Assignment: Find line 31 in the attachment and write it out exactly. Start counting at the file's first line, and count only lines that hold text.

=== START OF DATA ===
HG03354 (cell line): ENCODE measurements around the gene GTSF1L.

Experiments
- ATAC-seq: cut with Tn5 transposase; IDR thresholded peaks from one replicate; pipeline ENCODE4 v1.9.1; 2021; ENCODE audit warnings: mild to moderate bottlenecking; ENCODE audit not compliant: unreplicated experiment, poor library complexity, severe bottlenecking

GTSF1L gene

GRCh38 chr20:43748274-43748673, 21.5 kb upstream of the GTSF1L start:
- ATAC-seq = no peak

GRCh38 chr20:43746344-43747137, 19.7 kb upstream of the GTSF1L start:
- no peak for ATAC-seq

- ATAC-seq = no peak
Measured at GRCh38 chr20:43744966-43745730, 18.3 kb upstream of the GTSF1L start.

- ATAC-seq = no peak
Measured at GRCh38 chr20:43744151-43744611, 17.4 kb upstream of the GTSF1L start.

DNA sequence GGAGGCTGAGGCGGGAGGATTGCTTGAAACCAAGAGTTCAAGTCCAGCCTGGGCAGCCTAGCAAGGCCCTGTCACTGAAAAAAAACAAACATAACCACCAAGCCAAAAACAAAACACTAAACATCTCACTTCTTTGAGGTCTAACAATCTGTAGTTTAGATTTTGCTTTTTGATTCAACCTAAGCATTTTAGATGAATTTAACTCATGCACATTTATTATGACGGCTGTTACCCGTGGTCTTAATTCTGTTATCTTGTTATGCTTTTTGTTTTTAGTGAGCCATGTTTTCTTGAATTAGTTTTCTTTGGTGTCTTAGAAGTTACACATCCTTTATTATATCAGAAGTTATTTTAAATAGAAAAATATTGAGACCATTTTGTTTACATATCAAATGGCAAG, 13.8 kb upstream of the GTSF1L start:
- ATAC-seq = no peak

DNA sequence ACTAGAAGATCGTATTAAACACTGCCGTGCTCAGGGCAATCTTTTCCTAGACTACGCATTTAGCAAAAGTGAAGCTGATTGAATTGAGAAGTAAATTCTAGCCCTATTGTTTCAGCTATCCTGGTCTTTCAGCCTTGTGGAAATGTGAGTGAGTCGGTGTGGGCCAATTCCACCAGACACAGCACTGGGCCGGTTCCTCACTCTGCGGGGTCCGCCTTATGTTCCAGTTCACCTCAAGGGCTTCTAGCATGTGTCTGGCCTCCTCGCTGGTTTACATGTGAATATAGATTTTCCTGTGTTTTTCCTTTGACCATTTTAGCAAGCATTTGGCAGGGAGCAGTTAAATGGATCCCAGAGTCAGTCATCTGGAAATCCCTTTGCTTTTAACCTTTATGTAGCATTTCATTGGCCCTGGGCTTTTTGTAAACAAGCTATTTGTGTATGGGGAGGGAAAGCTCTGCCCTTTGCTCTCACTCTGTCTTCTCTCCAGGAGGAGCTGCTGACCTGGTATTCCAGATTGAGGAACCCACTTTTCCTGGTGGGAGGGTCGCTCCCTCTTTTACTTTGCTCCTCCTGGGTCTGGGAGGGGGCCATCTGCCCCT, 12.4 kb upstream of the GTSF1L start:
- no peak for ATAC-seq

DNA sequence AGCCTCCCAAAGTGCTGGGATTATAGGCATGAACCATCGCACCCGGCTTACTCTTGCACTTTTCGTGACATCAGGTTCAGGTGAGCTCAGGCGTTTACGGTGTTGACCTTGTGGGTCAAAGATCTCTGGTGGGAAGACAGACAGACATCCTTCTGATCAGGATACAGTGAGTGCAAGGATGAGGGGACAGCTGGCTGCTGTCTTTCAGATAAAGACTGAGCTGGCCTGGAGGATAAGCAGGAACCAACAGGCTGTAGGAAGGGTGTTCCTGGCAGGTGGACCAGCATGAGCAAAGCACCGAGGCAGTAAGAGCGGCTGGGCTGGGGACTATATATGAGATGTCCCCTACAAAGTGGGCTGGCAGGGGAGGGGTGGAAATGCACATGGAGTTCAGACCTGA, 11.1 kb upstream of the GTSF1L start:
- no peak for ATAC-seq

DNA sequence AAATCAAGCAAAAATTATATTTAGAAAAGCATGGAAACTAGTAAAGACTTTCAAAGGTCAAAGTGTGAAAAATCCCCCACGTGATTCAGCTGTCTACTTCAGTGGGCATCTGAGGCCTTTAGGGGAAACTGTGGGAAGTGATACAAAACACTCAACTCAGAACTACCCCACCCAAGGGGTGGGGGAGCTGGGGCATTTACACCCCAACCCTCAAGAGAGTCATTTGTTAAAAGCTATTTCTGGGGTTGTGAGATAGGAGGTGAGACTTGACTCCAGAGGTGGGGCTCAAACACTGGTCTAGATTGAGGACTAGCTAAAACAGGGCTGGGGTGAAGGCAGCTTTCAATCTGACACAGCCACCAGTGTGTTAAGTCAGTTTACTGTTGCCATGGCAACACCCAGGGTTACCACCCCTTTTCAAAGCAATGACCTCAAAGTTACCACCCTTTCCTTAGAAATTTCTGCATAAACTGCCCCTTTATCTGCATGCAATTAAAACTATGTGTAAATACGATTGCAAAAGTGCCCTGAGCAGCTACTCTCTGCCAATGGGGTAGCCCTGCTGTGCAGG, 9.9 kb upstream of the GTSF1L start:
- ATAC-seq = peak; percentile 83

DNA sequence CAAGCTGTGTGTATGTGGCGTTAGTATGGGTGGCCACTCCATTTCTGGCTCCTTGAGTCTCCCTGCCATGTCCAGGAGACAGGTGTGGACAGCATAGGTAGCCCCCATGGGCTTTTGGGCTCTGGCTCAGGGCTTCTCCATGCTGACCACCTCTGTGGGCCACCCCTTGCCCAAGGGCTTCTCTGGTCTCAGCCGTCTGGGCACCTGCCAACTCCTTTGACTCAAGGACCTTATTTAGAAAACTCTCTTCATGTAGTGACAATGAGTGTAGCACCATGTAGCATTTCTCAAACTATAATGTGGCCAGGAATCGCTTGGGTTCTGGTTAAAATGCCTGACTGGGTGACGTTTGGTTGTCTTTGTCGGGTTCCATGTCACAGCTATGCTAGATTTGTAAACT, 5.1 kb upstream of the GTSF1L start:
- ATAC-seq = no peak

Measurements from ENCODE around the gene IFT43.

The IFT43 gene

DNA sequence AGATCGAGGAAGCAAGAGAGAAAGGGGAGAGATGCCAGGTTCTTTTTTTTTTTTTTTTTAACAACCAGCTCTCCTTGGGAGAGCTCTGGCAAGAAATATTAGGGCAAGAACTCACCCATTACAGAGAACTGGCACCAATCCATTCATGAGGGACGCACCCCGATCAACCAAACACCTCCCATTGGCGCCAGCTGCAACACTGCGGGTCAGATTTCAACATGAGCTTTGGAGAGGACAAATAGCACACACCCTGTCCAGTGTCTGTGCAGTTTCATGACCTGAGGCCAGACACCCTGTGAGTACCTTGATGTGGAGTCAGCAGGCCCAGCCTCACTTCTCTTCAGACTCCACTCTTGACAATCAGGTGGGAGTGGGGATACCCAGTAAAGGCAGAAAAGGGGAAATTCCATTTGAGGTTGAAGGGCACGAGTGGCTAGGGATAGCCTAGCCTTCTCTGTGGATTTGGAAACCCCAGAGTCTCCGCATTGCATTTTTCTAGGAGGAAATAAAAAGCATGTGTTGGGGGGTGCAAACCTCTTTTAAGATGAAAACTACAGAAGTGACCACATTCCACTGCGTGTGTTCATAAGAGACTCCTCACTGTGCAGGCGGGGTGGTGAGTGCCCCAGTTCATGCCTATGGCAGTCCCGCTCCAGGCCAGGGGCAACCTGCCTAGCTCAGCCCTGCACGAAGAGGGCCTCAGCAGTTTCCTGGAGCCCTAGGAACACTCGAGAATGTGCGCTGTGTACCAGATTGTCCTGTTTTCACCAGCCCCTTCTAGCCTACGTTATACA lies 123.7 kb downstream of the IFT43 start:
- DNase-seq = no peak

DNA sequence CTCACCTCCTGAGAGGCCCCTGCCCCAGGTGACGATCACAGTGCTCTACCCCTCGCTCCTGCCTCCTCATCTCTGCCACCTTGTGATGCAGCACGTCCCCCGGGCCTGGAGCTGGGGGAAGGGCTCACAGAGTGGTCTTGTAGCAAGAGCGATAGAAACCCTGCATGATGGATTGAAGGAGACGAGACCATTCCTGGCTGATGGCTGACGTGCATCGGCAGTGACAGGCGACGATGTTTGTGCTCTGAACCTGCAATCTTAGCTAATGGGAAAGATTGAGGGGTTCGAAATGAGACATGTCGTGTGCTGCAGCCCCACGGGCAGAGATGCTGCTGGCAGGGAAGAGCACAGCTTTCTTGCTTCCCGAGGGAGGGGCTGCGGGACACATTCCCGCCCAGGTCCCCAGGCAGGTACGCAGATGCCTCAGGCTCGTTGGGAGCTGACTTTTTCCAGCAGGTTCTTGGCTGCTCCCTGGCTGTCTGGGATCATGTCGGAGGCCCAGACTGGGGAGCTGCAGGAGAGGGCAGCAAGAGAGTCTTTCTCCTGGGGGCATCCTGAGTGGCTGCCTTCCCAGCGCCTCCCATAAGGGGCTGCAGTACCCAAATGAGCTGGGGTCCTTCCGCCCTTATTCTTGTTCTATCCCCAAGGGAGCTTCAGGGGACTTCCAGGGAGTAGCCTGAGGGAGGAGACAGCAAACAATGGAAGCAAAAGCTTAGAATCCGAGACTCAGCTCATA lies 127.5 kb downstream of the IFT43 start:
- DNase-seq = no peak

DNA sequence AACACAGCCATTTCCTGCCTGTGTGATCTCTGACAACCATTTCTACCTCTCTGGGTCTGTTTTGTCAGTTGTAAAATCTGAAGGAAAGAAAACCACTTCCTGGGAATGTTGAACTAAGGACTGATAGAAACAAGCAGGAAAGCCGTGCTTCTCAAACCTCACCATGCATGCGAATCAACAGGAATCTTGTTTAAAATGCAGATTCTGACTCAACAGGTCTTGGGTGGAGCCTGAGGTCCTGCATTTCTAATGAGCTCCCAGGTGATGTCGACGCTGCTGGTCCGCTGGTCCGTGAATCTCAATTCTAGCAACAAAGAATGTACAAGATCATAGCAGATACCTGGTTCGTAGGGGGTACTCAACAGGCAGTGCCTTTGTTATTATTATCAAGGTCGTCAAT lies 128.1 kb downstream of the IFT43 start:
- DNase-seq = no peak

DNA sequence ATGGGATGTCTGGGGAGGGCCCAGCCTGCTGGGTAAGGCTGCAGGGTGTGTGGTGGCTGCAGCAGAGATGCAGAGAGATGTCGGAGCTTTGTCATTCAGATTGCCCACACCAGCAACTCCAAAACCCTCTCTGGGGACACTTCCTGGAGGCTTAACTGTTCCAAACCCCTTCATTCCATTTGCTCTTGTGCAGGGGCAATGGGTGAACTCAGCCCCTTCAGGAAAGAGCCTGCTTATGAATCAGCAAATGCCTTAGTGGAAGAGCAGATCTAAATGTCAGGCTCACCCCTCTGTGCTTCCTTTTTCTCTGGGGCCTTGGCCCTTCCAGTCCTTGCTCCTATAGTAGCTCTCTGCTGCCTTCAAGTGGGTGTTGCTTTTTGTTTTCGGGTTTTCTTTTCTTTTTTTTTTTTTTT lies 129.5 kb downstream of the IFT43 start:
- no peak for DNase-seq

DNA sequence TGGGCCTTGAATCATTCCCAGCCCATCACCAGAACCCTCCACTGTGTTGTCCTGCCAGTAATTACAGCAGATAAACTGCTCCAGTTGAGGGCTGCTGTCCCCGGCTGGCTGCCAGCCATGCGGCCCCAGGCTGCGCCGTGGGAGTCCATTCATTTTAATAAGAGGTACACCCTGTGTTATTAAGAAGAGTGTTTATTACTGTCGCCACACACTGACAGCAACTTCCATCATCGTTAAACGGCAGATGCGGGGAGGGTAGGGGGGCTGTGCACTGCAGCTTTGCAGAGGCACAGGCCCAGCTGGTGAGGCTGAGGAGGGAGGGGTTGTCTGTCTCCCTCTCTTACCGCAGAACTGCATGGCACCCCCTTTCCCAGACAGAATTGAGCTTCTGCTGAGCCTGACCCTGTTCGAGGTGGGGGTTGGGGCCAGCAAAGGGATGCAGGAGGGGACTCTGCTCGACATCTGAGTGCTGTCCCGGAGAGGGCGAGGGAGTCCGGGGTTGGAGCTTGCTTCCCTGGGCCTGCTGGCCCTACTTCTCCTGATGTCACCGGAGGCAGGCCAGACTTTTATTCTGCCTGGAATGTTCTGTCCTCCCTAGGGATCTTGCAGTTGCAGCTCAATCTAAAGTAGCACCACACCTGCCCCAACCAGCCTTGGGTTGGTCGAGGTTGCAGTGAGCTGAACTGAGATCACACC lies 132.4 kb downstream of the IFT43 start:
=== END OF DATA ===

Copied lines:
DNA sequence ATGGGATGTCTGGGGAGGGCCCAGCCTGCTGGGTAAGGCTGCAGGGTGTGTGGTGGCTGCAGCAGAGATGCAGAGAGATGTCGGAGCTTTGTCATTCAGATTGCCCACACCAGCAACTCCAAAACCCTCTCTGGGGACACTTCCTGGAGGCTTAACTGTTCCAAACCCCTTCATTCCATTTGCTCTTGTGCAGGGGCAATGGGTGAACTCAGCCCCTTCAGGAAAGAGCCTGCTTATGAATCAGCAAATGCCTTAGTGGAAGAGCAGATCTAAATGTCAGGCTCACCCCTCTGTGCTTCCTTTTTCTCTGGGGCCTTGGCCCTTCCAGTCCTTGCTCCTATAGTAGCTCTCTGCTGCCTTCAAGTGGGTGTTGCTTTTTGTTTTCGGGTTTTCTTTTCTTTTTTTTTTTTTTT lies 129.5 kb downstream of the IFT43 start: